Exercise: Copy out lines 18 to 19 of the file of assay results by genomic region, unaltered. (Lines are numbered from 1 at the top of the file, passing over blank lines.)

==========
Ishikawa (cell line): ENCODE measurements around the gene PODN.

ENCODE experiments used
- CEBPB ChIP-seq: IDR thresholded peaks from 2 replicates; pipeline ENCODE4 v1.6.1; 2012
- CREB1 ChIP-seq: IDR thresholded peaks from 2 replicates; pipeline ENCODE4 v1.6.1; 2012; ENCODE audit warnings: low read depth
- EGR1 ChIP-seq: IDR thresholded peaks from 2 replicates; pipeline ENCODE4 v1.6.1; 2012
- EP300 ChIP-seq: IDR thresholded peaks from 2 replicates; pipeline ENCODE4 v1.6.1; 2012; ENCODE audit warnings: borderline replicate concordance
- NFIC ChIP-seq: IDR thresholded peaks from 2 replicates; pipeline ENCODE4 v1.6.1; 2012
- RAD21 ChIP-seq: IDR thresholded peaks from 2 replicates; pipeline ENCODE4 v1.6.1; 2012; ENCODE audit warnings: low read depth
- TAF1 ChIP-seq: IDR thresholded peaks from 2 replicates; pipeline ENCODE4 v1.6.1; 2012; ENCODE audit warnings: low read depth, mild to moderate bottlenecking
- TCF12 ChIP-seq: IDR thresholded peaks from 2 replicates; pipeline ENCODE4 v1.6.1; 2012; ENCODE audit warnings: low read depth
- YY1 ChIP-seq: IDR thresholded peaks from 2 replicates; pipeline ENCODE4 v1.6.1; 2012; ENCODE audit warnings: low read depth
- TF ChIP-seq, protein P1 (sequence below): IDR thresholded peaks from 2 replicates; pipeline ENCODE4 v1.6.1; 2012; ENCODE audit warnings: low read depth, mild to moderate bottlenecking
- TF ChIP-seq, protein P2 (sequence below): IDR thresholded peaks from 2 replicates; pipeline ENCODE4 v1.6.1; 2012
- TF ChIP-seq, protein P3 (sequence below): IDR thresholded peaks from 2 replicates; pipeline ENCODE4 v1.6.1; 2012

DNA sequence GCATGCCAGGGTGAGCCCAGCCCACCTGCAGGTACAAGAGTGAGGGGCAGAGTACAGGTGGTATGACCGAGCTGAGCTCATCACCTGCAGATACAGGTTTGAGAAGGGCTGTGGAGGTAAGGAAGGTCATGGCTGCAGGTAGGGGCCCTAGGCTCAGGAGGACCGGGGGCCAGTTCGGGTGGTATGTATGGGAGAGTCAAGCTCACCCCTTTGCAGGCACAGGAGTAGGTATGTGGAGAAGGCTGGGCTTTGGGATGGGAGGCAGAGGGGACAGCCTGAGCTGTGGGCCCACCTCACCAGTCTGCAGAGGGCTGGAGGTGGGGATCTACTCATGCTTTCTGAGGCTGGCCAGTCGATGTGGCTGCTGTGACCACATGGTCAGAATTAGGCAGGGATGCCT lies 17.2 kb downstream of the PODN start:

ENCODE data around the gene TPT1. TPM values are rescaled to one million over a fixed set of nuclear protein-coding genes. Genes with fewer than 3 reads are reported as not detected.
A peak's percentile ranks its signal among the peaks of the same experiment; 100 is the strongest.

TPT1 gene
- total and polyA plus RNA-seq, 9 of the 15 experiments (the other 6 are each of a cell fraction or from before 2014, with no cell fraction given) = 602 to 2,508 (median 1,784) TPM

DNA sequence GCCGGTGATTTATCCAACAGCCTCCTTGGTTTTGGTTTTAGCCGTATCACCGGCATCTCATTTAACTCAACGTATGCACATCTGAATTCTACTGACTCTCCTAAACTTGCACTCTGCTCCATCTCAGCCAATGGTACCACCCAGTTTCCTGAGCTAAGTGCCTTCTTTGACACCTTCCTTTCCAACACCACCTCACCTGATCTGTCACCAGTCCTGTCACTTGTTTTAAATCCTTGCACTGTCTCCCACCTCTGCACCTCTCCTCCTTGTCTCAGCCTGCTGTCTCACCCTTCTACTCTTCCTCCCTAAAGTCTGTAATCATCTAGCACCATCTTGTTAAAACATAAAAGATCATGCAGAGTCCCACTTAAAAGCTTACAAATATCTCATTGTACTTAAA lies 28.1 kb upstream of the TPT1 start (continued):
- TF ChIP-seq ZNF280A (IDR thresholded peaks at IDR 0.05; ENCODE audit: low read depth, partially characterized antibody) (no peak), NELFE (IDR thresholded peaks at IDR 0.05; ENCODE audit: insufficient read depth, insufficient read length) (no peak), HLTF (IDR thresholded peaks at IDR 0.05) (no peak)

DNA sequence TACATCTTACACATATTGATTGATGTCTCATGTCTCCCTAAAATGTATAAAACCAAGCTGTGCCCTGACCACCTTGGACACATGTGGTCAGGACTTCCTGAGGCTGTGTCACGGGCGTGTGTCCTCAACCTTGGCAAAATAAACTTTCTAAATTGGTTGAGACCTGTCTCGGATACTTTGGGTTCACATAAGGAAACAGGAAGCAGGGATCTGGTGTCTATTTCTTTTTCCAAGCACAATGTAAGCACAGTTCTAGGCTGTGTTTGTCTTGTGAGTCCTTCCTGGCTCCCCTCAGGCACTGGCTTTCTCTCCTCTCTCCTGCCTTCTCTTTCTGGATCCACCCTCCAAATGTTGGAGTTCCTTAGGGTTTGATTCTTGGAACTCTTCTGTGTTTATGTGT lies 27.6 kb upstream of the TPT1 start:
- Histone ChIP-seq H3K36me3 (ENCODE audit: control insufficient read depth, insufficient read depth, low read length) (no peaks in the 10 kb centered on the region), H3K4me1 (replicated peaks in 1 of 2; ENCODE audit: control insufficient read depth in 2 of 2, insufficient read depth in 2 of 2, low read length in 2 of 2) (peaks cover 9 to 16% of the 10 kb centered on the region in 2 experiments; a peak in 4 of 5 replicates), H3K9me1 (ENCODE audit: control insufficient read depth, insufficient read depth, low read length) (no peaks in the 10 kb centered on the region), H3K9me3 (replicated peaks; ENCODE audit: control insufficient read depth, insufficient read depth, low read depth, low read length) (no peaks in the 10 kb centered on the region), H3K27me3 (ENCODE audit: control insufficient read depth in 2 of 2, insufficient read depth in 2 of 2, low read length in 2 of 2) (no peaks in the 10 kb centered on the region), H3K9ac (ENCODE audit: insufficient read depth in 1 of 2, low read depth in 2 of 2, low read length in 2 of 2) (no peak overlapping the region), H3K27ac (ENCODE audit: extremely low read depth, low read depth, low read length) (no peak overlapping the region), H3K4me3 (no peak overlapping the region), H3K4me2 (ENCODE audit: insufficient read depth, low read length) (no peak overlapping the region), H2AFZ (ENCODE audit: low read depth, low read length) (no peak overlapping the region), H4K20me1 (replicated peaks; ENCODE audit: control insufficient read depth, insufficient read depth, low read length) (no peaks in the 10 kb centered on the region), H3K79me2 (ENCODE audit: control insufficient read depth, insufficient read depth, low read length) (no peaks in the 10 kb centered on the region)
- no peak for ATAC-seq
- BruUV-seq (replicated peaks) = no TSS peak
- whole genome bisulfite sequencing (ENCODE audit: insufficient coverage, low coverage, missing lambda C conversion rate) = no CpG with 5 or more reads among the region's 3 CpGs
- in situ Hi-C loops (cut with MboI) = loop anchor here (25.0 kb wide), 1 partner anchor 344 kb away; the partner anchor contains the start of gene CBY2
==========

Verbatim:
TPT1 gene
- total and polyA plus RNA-seq, 9 of the 15 experiments (the other 6 are each of a cell fraction or from before 2014, with no cell fraction given) = 602 to 2,508 (median 1,784) TPM